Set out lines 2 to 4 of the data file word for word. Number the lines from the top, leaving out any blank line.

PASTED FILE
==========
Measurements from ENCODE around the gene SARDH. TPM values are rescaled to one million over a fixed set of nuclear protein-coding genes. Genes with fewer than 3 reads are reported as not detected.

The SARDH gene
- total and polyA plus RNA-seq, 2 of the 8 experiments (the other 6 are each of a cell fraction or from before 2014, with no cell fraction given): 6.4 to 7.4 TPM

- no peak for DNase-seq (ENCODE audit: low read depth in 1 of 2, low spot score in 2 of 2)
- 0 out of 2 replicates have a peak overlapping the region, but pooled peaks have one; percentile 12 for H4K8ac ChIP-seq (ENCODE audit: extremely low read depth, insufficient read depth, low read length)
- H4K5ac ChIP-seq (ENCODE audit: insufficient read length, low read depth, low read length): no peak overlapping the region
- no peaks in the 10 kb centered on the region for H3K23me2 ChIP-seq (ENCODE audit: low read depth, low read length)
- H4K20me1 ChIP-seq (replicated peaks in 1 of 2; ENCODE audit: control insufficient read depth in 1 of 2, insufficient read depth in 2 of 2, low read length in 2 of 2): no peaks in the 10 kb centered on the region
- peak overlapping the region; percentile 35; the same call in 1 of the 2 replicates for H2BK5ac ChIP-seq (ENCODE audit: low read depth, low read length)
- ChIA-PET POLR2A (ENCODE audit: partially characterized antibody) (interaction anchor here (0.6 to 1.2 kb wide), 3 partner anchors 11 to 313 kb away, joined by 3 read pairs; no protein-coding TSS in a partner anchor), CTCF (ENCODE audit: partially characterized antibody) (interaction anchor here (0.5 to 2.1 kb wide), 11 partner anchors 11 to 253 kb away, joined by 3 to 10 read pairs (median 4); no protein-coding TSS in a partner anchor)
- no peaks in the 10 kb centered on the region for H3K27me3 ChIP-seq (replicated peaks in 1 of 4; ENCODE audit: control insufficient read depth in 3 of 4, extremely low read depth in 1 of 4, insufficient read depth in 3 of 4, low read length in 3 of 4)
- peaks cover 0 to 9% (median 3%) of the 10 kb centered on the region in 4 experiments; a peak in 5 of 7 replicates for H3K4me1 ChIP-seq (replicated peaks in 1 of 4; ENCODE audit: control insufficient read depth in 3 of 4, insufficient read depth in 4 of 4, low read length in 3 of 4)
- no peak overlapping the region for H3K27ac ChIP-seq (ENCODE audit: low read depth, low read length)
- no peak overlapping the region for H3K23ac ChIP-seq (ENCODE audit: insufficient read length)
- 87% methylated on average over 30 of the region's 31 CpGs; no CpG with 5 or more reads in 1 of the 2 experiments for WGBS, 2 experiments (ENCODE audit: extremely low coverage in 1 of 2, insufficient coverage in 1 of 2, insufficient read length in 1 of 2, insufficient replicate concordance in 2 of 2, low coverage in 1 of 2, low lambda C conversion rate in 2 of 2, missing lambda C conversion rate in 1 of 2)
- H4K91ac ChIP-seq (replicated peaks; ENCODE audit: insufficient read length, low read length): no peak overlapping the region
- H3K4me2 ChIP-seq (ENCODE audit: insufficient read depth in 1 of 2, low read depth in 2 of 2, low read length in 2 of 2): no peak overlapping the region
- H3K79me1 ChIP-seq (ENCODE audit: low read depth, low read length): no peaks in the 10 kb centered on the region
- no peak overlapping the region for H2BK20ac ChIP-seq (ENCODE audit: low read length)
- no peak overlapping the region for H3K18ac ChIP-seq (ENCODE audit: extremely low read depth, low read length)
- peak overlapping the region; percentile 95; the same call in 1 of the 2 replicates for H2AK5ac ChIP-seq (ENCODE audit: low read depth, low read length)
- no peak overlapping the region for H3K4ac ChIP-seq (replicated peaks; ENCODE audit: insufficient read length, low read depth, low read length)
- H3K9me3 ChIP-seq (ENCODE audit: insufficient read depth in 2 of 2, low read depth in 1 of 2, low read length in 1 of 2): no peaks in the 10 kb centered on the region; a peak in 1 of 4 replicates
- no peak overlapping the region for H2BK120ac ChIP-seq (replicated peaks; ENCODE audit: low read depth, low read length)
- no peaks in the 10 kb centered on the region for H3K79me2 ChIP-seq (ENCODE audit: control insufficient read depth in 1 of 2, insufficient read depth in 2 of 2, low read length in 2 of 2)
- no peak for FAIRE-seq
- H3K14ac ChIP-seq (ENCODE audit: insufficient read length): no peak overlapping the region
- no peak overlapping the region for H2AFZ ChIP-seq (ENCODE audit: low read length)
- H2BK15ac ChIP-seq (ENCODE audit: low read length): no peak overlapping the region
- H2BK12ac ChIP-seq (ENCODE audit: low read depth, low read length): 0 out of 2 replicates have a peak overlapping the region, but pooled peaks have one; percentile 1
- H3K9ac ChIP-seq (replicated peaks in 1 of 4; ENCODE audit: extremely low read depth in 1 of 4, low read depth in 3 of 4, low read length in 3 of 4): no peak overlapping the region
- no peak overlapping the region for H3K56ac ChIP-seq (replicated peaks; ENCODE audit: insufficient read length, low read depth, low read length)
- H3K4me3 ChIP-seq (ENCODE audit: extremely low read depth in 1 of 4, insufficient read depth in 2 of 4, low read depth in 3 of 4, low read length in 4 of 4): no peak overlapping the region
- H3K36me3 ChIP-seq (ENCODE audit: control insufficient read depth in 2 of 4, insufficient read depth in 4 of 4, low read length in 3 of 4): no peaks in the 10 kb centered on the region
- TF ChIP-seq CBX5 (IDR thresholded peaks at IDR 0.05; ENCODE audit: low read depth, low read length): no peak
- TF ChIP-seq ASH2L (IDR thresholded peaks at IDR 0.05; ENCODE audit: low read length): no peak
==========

The SARDH gene
- total and polyA plus RNA-seq, 2 of the 8 experiments (the other 6 are each of a cell fraction or from before 2014, with no cell fraction given): 6.4 to 7.4 TPM

- no peak for DNase-seq (ENCODE audit: low read depth in 1 of 2, low spot score in 2 of 2)